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chivesLawn meets garden – wham – just like that! And, suddenly, there’s a whole lot of work to do, apart from just mowing the grass. Just how do you keep edges looking ship shape without the constant chore of clipping edges?

One way to handle it, of course, is with ornamentals, but if edibles come first in your list of priorities, you may want to look for a more satisfying solution. My go-to’s for easy-care edible edgings are herbs, with favourites being frothy parsley (the curly rather than the flat-leaved variety) and the equally lush wonder-herb: ‘parcel’ sometimes called wild celery or parsley-celery). While neither are perennials, both of these deep-green, fast-growing plants are self-seeding, meaning you never have to replant. Just let one or two stems go to seed and shake the dried head onto the soil below (or leave it to its own devices). These herbs appreciate sun but will also grow well enough in dappled light. Moisture is essential to them so don’t let them dry out. To regulate their growth, add a little compost and manure to the soil for a gorgeous cascading look or hold back on the nutrients for a more compact, mini-hedge effect. Teamed with easy-to-grow African marigolds the result is eye-catching colour contrast.

For a lighter edging in a drier environment, look no further than marjoram or thyme. These edging plants have the added bonus of offering perfumed leaves and pretty flowers. For edging with texture, chives are good value. First comes that spiky new growth in early spring which is followed just a few weeks later by attractive mauve flowers born on upright stems. The beauty of using chives as an edging plant is that they soon clump up to form a short, tight hedge which can be neatly trimmed back with the scissors as you harvest.

In the vegetable department, leafy greens make bold borders and pack plenty of punch with a variety of colours. But they are almost always annuals and require the work that goes with that status. If you’re up for a bit of replanting, look no further than frilly (rather than hearting or conical) lettuces which come in a range of colours from lime-greens and reds to speckled varieties such as ‘Freckles’ (Kings Seeds). In an even wider range of colour come the traffic light silver beets, and although they have a tendency to grow tall and then flop over onto the lawn, if denied the kind of feeding you would normally give them in the vegetable garden proper, they will generally be more co-operative.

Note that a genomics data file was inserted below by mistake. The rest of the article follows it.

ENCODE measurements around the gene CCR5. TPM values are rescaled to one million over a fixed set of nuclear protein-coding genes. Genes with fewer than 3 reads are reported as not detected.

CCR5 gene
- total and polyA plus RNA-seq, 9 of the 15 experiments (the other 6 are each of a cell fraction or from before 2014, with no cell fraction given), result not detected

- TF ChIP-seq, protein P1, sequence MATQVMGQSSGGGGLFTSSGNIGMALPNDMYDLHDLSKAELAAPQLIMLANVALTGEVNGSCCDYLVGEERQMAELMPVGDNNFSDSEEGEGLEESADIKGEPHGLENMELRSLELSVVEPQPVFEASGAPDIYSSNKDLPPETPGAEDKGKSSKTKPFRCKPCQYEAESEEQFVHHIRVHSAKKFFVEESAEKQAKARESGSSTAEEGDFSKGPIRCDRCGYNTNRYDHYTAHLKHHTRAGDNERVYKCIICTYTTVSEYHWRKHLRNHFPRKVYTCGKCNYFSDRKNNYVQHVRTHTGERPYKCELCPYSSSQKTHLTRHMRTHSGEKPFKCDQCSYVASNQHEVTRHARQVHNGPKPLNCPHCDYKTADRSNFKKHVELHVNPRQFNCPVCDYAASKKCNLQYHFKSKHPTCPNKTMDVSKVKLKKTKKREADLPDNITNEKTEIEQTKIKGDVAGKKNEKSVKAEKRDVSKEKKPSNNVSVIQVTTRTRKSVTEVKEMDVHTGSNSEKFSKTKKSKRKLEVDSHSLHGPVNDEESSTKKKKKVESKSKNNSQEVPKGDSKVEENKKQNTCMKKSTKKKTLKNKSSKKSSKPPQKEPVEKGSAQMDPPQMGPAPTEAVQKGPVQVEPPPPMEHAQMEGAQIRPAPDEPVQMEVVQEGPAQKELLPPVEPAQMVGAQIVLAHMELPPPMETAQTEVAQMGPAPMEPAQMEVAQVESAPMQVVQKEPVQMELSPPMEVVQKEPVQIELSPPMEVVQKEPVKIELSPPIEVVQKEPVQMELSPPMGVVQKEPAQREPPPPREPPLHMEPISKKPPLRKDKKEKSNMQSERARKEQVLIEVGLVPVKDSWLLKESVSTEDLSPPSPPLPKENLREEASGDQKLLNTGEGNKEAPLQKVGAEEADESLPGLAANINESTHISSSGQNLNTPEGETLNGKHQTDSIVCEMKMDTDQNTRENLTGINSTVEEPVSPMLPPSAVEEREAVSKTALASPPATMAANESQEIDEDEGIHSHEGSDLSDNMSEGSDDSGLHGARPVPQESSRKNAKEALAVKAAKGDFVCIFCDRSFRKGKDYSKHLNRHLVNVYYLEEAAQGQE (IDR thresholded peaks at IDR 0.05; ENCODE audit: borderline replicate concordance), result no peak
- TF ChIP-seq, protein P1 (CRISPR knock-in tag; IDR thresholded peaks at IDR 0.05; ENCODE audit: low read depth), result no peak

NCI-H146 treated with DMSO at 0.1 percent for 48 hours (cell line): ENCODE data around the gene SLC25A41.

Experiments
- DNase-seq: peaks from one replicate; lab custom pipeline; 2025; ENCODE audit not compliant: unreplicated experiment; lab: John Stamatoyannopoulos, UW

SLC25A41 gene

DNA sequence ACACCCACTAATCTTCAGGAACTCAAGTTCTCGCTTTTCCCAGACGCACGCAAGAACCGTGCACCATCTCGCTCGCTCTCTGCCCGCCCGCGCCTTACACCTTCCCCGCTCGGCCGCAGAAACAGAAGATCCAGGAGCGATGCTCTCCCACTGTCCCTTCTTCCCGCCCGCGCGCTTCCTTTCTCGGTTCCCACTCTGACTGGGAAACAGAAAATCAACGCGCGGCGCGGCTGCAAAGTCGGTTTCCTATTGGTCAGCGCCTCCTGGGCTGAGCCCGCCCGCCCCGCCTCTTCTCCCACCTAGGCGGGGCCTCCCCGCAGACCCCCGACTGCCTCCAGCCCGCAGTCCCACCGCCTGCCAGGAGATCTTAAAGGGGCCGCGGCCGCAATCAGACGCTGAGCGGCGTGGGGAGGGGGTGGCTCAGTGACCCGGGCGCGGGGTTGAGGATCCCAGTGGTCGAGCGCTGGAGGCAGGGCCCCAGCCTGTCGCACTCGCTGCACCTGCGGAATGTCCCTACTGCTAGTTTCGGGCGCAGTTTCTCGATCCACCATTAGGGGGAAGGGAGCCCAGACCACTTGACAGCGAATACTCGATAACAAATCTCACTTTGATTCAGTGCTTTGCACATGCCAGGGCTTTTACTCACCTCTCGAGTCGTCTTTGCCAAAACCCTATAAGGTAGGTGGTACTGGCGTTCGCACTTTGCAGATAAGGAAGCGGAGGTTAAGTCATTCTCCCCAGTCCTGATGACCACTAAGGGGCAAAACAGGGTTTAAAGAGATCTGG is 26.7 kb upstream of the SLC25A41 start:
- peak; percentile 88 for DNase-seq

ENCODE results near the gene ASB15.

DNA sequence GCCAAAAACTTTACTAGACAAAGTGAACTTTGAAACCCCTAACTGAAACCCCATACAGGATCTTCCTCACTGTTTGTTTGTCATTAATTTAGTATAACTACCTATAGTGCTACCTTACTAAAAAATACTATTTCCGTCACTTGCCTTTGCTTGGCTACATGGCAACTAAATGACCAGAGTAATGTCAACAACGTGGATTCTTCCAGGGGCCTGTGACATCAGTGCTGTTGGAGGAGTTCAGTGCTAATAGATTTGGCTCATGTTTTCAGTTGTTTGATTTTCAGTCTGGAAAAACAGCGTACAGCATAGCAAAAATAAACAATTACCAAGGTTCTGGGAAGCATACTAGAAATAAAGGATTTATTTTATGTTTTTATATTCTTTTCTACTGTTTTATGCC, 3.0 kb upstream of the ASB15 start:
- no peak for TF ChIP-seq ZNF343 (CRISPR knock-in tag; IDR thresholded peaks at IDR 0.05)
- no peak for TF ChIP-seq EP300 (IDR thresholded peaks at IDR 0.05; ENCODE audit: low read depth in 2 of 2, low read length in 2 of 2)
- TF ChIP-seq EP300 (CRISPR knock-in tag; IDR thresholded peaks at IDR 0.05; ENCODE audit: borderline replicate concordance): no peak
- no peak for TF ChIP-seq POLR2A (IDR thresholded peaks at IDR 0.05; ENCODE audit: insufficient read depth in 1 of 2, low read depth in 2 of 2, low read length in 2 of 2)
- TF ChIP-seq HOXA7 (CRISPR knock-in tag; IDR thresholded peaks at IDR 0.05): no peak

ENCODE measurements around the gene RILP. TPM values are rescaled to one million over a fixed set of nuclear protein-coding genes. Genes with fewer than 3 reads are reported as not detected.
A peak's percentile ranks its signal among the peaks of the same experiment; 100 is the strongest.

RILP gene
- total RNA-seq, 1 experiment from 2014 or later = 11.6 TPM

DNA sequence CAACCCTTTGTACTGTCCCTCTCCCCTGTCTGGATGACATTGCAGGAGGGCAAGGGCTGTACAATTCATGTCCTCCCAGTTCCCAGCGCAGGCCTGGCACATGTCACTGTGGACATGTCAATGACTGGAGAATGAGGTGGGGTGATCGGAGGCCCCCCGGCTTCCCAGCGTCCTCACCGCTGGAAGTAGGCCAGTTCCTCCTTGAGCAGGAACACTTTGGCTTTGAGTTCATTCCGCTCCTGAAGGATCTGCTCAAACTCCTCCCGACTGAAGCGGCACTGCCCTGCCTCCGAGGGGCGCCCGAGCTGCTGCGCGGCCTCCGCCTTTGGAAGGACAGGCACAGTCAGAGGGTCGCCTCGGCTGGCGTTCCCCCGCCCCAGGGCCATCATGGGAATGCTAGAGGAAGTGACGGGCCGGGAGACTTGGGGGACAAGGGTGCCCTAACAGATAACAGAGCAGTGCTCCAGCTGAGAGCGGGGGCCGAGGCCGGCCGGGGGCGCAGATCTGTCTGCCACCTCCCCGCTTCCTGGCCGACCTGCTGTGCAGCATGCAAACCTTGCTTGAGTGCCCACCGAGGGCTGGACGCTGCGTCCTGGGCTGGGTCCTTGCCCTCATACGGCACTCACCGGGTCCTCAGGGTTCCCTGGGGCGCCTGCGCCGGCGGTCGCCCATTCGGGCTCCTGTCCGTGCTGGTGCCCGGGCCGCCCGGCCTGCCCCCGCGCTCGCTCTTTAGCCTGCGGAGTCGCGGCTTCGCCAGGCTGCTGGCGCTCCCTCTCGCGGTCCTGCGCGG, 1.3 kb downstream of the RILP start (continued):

Always looking for easy-care answers, I prefer to stick with perennials when it comes to edging, and I like a robust plant that will survive a few knocks from the lawn mower. For this reason, my perennial edible edgings of choice are the wiry, autumn fruiting ugni berry (which readily clips into any shape you choose and grows like a dream from a rooted cutting), or the shortest varieties of s blueberry bushes I can find. Alternatively, gooseberries bounch back from a blow with the lawn mower and have the happy knack of cascading onto the grass, thus hiding any untidy edges.

Whatever you decide to use as an edible edging, its bound to save you hours of tedious clipping and will result in a delicious, harvestable garden border that shows off your lawn to its best.

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